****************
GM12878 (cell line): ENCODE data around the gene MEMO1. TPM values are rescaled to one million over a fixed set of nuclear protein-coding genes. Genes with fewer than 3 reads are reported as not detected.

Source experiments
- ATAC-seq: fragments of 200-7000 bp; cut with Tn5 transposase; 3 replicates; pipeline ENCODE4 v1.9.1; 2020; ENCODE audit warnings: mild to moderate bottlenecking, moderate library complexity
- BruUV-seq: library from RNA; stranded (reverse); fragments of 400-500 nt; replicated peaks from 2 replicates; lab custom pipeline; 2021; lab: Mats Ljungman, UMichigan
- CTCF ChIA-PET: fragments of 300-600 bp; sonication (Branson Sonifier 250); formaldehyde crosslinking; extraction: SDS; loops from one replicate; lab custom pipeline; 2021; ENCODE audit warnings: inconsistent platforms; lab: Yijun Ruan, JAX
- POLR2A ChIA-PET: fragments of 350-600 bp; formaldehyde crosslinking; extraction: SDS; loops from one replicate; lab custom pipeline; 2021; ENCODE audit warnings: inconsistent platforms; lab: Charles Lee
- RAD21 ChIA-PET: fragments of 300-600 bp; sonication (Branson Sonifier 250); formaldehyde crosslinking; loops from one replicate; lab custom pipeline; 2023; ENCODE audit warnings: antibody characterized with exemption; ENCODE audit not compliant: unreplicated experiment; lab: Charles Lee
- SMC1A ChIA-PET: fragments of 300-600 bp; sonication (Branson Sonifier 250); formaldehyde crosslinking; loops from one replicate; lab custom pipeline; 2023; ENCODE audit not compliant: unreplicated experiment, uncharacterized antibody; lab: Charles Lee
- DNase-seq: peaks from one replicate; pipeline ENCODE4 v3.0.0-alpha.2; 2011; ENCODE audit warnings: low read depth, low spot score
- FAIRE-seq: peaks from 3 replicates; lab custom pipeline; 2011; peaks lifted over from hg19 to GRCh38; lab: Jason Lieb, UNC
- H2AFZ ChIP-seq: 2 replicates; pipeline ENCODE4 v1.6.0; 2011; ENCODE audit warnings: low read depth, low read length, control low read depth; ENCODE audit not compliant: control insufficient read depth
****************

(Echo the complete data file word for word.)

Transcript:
GM12878 (cell line): ENCODE data around the gene MEMO1. TPM values are rescaled to one million over a fixed set of nuclear protein-coding genes. Genes with fewer than 3 reads are reported as not detected.

Source experiments
- ATAC-seq: fragments of 200-7000 bp; cut with Tn5 transposase; 3 replicates; pipeline ENCODE4 v1.9.1; 2020; ENCODE audit warnings: mild to moderate bottlenecking, moderate library complexity
- BruUV-seq: library from RNA; stranded (reverse); fragments of 400-500 nt; replicated peaks from 2 replicates; lab custom pipeline; 2021; lab: Mats Ljungman, UMichigan
- CTCF ChIA-PET: fragments of 300-600 bp; sonication (Branson Sonifier 250); formaldehyde crosslinking; extraction: SDS; loops from one replicate; lab custom pipeline; 2021; ENCODE audit warnings: inconsistent platforms; lab: Yijun Ruan, JAX
- POLR2A ChIA-PET: fragments of 350-600 bp; formaldehyde crosslinking; extraction: SDS; loops from one replicate; lab custom pipeline; 2021; ENCODE audit warnings: inconsistent platforms; lab: Charles Lee
- RAD21 ChIA-PET: fragments of 300-600 bp; sonication (Branson Sonifier 250); formaldehyde crosslinking; loops from one replicate; lab custom pipeline; 2023; ENCODE audit warnings: antibody characterized with exemption; ENCODE audit not compliant: unreplicated experiment; lab: Charles Lee
- SMC1A ChIA-PET: fragments of 300-600 bp; sonication (Branson Sonifier 250); formaldehyde crosslinking; loops from one replicate; lab custom pipeline; 2023; ENCODE audit not compliant: unreplicated experiment, uncharacterized antibody; lab: Charles Lee
- DNase-seq: peaks from one replicate; pipeline ENCODE4 v3.0.0-alpha.2; 2011; ENCODE audit warnings: low read depth, low spot score
- FAIRE-seq: peaks from 3 replicates; lab custom pipeline; 2011; peaks lifted over from hg19 to GRCh38; lab: Jason Lieb, UNC
- H2AFZ ChIP-seq: 2 replicates; pipeline ENCODE4 v1.6.0; 2011; ENCODE audit warnings: low read depth, low read length, control low read depth; ENCODE audit not compliant: control insufficient read depth